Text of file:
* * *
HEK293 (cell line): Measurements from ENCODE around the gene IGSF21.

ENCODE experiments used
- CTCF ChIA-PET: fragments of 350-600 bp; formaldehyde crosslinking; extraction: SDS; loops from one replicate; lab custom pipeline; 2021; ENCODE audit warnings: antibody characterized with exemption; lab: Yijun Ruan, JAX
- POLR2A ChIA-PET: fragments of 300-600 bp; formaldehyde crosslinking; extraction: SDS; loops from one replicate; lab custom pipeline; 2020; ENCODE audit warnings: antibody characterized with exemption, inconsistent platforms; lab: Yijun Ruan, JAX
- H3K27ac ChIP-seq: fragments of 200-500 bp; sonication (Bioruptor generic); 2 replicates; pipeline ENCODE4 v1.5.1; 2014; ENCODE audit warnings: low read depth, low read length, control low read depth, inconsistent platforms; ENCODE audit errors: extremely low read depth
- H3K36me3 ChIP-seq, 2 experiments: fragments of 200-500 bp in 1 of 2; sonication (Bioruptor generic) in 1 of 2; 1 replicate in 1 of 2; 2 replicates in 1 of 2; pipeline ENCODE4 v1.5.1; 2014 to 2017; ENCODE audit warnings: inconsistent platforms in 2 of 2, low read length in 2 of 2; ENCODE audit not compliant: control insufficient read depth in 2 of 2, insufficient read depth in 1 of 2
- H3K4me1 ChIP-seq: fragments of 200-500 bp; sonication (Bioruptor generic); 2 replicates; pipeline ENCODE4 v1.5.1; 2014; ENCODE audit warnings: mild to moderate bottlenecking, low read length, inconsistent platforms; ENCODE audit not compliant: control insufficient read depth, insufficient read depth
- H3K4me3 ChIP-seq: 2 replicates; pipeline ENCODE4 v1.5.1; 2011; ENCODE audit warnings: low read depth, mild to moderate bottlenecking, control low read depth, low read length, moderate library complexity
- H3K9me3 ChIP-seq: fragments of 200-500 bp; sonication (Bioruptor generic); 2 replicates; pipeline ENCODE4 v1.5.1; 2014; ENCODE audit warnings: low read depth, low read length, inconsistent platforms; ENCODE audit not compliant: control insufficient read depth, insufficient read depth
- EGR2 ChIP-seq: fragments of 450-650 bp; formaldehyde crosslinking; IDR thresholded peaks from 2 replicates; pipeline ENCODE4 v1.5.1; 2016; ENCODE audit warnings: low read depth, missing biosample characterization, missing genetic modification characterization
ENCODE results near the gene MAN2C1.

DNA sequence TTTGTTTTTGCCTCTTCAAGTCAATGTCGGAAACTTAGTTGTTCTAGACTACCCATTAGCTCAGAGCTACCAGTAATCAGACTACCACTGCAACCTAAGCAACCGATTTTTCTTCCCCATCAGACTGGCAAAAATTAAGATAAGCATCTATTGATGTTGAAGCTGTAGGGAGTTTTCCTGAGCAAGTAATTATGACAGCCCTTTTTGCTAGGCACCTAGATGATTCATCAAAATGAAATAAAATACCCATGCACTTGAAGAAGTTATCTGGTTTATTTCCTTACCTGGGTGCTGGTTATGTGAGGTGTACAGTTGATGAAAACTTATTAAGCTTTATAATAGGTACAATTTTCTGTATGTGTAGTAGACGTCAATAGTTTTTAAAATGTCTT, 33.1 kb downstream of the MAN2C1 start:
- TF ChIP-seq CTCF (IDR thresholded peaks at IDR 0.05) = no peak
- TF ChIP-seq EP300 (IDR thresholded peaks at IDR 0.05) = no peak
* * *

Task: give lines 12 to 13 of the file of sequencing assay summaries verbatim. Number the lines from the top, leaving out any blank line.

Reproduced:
DNA sequence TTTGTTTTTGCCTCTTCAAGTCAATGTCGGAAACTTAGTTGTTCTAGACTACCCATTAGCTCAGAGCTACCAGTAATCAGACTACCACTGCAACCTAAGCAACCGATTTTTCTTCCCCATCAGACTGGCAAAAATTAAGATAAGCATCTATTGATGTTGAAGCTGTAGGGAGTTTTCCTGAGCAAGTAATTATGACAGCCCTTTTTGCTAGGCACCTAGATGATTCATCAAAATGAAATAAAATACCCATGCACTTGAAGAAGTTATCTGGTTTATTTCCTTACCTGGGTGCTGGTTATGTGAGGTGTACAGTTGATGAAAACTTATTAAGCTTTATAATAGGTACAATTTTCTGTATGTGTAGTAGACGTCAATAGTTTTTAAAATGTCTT, 33.1 kb downstream of the MAN2C1 start:
- TF ChIP-seq CTCF (IDR thresholded peaks at IDR 0.05) = no peak